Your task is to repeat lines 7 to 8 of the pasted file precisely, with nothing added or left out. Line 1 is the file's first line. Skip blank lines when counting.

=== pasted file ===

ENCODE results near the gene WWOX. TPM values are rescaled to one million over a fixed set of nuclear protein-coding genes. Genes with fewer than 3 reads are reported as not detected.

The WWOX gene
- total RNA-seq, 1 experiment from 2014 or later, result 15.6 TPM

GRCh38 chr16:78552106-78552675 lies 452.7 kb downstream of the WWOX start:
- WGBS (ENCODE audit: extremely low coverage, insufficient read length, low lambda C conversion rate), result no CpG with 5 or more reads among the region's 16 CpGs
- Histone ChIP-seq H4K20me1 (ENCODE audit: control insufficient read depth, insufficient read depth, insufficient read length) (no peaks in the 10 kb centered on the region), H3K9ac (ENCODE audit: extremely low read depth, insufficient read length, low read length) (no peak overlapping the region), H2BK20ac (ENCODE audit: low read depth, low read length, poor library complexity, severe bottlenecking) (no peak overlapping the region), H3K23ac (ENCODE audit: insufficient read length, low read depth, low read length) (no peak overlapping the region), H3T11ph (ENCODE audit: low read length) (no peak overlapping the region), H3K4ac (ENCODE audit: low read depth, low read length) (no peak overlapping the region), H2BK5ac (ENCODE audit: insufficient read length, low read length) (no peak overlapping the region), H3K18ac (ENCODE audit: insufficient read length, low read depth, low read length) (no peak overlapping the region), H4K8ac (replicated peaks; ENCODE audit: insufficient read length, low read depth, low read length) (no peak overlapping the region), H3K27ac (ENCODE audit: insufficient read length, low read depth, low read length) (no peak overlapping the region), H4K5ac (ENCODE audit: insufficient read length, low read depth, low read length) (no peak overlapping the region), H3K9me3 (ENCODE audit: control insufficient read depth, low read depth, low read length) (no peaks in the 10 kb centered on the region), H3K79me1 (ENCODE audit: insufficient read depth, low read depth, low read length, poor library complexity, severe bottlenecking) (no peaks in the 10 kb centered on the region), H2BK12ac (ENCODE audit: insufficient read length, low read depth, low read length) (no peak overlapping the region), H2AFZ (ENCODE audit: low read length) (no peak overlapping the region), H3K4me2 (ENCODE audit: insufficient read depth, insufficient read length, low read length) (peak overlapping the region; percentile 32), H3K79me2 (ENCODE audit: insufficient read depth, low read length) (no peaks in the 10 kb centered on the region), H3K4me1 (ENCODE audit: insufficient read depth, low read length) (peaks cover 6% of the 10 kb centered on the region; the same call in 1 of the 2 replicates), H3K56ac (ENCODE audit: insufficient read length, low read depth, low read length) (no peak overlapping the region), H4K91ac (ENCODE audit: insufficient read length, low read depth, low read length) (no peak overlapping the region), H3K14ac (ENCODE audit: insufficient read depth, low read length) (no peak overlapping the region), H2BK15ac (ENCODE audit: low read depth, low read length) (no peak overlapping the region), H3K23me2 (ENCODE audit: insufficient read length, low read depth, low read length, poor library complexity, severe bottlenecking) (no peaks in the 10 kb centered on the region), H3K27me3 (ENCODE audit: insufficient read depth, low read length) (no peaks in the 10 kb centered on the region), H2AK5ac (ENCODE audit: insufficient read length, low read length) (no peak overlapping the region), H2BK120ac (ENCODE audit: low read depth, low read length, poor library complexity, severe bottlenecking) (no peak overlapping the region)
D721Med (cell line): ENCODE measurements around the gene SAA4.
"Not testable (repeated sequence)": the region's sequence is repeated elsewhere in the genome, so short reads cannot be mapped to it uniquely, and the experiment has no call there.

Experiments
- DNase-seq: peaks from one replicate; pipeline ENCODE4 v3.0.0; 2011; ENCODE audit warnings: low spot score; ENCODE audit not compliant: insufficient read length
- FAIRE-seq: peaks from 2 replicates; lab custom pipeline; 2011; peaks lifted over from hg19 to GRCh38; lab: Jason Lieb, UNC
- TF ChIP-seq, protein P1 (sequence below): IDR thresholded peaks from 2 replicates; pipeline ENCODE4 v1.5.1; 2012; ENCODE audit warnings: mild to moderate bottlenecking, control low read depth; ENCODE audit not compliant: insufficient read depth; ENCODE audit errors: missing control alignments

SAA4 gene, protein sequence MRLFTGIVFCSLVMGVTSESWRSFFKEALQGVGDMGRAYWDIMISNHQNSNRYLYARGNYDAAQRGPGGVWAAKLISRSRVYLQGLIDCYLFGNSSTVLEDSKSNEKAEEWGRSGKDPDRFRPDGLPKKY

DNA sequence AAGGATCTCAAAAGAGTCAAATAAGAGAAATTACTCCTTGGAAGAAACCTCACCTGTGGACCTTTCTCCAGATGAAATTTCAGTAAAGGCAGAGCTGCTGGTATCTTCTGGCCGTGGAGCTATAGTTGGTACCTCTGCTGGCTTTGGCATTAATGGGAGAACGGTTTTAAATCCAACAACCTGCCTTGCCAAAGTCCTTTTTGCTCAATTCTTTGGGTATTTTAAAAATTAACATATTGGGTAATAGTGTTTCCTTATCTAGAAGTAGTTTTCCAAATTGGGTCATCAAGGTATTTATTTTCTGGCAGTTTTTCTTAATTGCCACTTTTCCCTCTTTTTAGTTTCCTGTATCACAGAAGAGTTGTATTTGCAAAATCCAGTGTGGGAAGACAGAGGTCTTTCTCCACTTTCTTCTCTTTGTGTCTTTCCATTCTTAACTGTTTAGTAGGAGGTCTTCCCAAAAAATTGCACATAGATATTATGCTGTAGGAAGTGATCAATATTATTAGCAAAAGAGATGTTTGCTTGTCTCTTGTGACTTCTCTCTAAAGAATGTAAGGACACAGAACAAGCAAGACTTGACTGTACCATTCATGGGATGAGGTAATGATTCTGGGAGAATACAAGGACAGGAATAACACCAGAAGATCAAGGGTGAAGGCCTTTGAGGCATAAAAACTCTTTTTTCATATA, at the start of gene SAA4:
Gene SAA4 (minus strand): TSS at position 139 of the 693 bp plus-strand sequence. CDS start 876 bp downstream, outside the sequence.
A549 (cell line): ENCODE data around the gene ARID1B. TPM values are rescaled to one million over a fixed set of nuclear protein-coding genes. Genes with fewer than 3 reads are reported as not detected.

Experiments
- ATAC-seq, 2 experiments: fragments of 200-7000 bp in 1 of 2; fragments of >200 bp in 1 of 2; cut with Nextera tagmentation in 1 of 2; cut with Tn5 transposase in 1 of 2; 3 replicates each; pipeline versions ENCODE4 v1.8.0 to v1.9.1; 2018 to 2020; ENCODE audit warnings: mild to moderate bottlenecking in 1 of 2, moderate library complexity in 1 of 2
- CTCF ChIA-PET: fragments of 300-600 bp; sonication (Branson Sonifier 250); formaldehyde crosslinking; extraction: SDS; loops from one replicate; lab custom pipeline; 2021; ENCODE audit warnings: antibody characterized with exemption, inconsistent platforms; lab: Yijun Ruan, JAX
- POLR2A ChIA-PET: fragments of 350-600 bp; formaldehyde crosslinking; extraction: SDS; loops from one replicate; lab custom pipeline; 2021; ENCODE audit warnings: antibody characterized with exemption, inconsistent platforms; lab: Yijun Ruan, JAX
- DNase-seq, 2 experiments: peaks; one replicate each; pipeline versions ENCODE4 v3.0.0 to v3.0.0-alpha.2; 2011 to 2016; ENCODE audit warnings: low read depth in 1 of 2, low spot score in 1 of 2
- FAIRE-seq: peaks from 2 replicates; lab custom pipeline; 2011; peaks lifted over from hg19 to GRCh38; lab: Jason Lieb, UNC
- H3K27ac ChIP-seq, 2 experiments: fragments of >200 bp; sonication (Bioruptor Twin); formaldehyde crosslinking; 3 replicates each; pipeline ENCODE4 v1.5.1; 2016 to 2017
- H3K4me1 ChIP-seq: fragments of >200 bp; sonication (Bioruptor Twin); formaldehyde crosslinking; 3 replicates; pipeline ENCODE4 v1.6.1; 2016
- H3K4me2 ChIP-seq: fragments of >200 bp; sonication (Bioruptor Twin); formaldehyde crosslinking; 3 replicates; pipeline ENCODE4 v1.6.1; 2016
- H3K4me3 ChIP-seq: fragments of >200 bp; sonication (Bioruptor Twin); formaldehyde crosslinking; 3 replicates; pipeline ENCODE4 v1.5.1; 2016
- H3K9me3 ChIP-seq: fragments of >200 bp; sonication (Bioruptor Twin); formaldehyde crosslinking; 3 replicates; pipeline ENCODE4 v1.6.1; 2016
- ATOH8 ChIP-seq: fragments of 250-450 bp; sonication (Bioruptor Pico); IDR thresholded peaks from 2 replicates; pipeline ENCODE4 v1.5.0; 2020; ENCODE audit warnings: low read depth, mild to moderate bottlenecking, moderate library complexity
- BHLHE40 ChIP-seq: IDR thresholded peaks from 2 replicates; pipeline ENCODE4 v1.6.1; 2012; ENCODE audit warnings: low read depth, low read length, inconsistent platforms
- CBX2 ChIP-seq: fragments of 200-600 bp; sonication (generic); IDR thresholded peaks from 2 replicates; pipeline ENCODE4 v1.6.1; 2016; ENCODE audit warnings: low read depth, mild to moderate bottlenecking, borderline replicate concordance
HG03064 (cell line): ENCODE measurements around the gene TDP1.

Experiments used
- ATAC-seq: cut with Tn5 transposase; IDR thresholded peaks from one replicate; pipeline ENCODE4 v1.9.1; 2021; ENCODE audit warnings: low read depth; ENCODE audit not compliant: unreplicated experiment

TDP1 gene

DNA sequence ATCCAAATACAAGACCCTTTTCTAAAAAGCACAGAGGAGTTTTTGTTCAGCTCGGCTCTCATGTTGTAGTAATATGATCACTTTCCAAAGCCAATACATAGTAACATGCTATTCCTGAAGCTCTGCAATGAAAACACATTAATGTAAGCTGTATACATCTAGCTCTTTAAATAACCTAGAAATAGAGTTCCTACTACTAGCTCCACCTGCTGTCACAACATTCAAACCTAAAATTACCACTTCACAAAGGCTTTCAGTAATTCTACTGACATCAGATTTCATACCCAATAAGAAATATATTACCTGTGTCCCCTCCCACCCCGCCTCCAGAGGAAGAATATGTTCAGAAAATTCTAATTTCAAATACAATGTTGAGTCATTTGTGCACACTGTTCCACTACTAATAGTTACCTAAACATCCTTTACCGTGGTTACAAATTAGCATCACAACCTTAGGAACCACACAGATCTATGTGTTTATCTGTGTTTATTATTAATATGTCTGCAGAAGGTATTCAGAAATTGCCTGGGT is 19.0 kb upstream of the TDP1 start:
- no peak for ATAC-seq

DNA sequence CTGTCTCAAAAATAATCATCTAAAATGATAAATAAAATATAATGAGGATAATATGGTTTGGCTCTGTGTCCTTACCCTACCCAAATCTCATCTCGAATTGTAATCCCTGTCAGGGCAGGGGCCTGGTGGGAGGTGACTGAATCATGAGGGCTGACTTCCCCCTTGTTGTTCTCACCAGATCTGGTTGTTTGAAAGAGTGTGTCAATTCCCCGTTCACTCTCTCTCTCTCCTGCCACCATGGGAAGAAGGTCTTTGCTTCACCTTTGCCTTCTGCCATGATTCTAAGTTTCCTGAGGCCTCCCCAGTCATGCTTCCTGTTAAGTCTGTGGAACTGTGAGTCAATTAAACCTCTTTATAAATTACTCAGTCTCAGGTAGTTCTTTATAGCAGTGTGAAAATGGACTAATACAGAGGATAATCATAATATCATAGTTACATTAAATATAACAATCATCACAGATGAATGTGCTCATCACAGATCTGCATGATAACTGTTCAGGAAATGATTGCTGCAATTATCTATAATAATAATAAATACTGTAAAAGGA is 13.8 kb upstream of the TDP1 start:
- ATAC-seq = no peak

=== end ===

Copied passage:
D721Med (cell line): ENCODE measurements around the gene SAA4.
"Not testable (repeated sequence)": the region's sequence is repeated elsewhere in the genome, so short reads cannot be mapped to it uniquely, and the experiment has no call there.